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Strength or weakness: Pakistan’s fragmenting state and the maintenance of social order

Dr. Aasim Sajjad Akhtar, Assistant Professor, National Institute of Pakistan Studies, Quaid-e-Azam University, Islamabad

Mainstream scholarly analyses of the Pakistani state regularly emphasize its ‘failure’ and even its ‘rogue’ character. Meanwhile journalistic depictions and discussions in liberals’ drawing-rooms within the country focus on the increasing weakness of the state vis a vis ‘non-state’ actors. In all such accounts there is almost no recognition of the sociological bases of state power, and in particular the extent to which the dominant social order is in fact being strengthened or weakened by contemporary political developments, including (but not limited to) the intensification of millenarian violence.

In this paper I argue that while the Pakistani state does appear to be fragmenting, the dominant patronage-based social order has actually been strengthened over the past three decades. Notwithstanding the growing influence of militant groups that engage the coercive state apparatus in military conflicts, the majority of religio-political organisations as well as secular ethno-nationalists are participants in the mainstream political sphere. More generally Pakistanis across the board engage with the ‘everyday’ state across the terrain of civil society. In this sense alone the prevailing social order is relatively stable. The paper will outline the sociological bases of the contemporary patronage-based political system, and in particular the role of commercial middle classes in a rapidly urbanizing society.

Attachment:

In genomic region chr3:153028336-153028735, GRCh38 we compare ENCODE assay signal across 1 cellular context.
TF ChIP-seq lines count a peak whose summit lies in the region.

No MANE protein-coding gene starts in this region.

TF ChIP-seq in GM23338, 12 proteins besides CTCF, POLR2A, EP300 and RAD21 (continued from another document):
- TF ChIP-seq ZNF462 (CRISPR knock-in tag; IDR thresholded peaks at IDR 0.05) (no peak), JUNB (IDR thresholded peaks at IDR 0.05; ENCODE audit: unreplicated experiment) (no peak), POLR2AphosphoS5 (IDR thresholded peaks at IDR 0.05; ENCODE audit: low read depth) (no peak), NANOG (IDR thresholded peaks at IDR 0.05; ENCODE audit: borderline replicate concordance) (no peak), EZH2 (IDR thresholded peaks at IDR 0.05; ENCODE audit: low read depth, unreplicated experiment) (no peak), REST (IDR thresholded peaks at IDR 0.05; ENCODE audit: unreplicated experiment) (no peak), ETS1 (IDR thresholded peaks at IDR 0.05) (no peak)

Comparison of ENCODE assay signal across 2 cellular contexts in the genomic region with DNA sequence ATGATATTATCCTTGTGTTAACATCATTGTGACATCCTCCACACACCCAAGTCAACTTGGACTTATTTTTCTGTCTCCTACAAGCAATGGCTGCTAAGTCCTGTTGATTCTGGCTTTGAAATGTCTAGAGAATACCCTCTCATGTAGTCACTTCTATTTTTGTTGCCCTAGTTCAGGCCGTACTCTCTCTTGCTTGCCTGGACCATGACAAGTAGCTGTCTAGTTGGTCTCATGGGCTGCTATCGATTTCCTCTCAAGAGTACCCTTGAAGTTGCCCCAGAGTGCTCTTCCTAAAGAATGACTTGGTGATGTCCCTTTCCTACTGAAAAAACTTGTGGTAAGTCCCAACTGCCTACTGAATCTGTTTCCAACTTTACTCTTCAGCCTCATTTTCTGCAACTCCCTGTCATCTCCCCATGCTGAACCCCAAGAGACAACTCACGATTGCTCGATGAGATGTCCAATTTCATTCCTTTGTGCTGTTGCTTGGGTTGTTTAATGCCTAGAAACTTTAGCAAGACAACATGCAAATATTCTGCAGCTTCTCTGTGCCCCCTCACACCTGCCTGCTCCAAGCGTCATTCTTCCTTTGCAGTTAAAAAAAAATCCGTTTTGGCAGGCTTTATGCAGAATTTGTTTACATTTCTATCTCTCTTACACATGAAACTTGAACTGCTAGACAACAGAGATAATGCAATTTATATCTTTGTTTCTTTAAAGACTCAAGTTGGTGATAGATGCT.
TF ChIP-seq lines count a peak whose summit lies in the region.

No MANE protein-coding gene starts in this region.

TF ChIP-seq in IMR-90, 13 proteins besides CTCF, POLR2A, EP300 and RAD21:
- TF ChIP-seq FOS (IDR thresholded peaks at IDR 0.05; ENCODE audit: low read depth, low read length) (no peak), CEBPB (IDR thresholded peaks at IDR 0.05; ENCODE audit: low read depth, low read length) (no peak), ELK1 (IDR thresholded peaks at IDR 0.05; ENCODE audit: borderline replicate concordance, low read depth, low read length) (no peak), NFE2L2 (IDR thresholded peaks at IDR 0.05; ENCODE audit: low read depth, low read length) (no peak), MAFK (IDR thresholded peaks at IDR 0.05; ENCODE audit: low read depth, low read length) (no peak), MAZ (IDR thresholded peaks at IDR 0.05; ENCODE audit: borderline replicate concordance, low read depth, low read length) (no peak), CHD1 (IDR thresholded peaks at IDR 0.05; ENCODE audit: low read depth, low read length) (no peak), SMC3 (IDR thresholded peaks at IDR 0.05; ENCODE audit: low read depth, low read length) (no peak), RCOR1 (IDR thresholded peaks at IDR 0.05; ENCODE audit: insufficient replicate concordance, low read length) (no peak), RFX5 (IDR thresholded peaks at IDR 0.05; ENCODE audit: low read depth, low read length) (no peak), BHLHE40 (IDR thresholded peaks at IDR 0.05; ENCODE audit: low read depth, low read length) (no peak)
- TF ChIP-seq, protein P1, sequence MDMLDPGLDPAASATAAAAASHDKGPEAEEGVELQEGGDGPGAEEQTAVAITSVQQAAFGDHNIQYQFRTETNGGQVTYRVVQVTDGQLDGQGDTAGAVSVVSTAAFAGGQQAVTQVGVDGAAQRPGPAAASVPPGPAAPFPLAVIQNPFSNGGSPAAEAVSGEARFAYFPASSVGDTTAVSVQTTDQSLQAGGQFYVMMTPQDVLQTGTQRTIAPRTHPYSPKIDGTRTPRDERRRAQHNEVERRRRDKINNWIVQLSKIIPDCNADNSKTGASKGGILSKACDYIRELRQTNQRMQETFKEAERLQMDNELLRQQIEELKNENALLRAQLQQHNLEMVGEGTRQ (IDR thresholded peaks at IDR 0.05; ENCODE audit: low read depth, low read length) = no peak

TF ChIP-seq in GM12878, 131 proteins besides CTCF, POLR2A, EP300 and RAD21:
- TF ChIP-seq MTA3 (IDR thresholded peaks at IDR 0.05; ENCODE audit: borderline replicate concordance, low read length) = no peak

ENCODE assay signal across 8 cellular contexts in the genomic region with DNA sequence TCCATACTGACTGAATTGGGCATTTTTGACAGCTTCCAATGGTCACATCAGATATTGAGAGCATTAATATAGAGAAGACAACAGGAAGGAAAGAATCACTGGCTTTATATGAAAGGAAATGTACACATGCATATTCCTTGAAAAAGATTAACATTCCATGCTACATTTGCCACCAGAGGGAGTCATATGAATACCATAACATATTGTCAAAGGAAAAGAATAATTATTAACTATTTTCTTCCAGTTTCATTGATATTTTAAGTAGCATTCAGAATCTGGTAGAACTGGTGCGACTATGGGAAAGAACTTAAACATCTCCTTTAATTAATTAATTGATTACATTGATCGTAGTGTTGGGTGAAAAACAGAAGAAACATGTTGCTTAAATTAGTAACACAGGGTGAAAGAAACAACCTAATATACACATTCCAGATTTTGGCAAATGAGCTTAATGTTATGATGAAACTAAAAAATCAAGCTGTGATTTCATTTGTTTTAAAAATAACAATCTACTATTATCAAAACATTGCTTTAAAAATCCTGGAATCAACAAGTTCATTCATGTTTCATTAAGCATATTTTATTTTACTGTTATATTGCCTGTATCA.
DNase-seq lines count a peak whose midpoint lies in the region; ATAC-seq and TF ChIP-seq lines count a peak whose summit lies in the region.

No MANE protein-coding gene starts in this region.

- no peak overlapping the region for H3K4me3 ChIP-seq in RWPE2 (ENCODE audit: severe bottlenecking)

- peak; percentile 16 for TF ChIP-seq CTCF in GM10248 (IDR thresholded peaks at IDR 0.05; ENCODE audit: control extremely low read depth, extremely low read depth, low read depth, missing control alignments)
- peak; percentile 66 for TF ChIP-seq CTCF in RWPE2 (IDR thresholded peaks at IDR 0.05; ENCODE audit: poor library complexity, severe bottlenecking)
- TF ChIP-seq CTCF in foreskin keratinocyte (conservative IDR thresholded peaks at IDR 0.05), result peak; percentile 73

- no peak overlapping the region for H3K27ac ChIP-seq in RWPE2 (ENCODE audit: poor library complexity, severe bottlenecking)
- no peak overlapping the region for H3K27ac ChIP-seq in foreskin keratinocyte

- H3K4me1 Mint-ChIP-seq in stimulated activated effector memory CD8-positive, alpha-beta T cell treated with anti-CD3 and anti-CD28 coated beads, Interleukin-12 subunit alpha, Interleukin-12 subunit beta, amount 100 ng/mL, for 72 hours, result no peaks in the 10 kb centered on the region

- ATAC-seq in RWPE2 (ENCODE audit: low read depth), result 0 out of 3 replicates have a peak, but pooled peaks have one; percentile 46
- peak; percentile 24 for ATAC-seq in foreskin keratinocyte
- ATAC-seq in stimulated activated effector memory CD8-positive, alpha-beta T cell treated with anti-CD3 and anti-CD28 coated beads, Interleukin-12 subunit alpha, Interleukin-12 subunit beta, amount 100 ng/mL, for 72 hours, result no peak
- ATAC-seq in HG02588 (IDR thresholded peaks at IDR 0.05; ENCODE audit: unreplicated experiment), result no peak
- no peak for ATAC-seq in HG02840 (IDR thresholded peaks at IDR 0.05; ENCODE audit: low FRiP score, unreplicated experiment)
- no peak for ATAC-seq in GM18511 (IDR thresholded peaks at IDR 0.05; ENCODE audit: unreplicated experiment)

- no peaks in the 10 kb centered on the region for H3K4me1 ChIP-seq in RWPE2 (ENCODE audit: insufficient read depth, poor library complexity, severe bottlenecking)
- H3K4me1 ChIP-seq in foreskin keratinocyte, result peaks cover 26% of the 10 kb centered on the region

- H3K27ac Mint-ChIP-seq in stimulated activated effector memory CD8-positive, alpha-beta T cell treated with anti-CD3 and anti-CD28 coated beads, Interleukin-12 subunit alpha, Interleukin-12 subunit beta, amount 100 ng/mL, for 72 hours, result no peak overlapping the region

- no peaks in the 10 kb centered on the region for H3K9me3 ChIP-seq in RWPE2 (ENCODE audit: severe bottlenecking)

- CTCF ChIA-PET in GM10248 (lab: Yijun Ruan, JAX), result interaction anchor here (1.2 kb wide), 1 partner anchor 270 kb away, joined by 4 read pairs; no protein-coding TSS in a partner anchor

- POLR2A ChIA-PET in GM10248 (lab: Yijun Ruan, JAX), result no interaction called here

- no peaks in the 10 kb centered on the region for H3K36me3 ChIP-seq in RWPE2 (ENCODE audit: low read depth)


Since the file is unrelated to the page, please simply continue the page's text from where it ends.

About the presenter:

Dr. Aasim Sajjad Akhtar (Yale, SOAS) currently teaches courses on political economy and South Asian politics at Quaid-e-Azam University. Prior to joining QAU, he was part of the adjunct faculty at LUMS as an instructor of Colonial theory and Pakistan Studies.


posted by S A J Shirazi @ 4/04/2014 12:00:00 PM,

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